A season is more than standings 

By Cory Rapkin

It was not a strong season for varsity teams at Concordia compared to recent years, at least in the standings.

The womenís basketball team finished third in the Quebec division with an 8-8 record, losing in the first round of the playoffs to UQAM. The women's hockey team found themselves in the basement of a tough Quebec division with a 4-14 record, losing in the first round to their phenomenal cross-town rivals from McGill.

On the menís side, it was the first time in five years the basketball team did not conquer the Quebec division, posting a 9-7 record. They came in second behind Laval and lost to them in the Quebec final. The football team also lost to Laval in the Quebec final, and came in third place in the regular season. And the menís hockey team failed to make the playoffs for the first time in six years, with an 11-14-3 record that put them in last place in the tough OUA Far East division.

Perhaps Kevin Figsby, head coach of the menís hockey team, says it best: ďPeople look at standings and automatically paint us in a negative light because we didnít make the playoffs.

ďWhat they donít realize is that this was a season of extreme highs. Our team got to play at the Bell Center, they got to travel to Europe, and itís things like this that really complement being a student athlete. Itís so important for developing the players for future seasons.Ē

Donít you wish the snow would melt so you could watch the Stingers play ball? In this shot, taken at the Nationals last year, Marco Masciotra (22), Ryan Tasciyan (36) and Alex Lusk (16) congratulate Andrew DíIorio. Magnifying glass

Donít you wish the snow would melt so you could watch the Stingers play ball? In this shot, taken at the Nationals last year, Marco Masciotra (22), Ryan Tasciyan (36) and Alex Lusk (16) congratulate Andrew DíIorio.

A bright spot for Concordia athletics was the baseball team, who lost in the final game of the nationals. It was the Stingersí first appearance there in their 13-year existence.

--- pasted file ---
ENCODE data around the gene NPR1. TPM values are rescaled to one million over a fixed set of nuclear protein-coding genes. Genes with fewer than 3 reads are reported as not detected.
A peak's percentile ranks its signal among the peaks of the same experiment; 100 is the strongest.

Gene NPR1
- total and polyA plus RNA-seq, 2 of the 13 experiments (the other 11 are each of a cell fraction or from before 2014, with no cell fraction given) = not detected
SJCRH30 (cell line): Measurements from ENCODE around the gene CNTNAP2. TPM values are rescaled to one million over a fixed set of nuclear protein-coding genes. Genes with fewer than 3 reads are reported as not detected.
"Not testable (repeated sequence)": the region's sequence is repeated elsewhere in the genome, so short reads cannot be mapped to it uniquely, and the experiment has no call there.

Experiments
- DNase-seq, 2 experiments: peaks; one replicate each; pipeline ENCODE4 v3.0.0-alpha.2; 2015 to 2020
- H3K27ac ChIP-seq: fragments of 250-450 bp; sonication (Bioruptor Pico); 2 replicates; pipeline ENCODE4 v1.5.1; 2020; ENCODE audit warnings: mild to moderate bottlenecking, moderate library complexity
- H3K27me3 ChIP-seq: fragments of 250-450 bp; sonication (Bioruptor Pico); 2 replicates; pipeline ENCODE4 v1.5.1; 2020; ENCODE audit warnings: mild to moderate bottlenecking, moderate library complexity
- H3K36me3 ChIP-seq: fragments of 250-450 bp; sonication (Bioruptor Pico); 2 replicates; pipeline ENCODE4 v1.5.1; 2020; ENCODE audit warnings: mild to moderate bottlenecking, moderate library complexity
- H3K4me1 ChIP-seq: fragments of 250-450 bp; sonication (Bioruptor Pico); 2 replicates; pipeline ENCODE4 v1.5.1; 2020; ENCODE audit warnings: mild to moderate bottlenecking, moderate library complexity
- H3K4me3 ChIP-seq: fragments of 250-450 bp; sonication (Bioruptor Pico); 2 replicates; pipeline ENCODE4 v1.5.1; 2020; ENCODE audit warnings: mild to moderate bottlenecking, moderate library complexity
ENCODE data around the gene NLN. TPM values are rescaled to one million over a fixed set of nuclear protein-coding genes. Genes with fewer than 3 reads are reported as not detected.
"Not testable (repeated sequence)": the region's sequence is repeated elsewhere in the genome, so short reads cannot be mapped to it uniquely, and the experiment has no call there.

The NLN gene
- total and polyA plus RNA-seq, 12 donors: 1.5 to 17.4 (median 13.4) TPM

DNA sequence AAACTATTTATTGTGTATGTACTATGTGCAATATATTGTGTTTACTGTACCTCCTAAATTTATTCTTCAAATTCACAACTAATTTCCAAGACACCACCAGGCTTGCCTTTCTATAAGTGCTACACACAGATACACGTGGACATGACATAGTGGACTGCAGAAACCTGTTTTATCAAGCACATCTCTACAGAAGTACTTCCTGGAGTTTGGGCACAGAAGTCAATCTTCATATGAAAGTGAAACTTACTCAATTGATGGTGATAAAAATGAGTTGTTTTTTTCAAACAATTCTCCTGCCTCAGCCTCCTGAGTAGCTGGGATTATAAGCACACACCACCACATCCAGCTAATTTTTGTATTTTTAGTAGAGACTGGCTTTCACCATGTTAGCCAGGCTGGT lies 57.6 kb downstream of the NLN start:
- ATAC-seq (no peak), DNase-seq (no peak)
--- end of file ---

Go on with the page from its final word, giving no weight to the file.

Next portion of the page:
Despite the snow-covered streets, the baseball team has started indoor training sessions. There are familiar and new faces, all with an upbeat attitude.

ďThis is the third year Iíve held indoor practices, and because of the experience and success of last year, this is the best,Ē said Howard Schwartz, head coach since the team joined the league.

ďI am very impressed. They are very focused, have great chemistry and are really looking forward to next year because they believe they have unfinished business to take care of.Ē

Despite finishing a modest .500 (8-8) in the regular season, the Stingers made some acquisitions late in the season that helped in their push to the finals. Flamethrowers Julian Tucker and Danny Prata joined the team alongside Dannyís brother Andrew after losing in the finals in Repentigny of their summer season, which is spent in the Quebec junior elite league.

The three provided a boost to an already skilled team. They cruised through the Quebec conference playoffs en route to a berth in the nationals in New Brunswick. At the nationals, the Stingers came up one game short, losing to the University of New Brunswick despite a strong pitching performance by Tucker, who gave up two hits.

The Stingers have had to say goodbye to some players, including Chris Dyer, a solid lefty pitcher, and Ron Snell, a utility man, but the additions should be worth watching come September, when the season begins.

 

Concordia University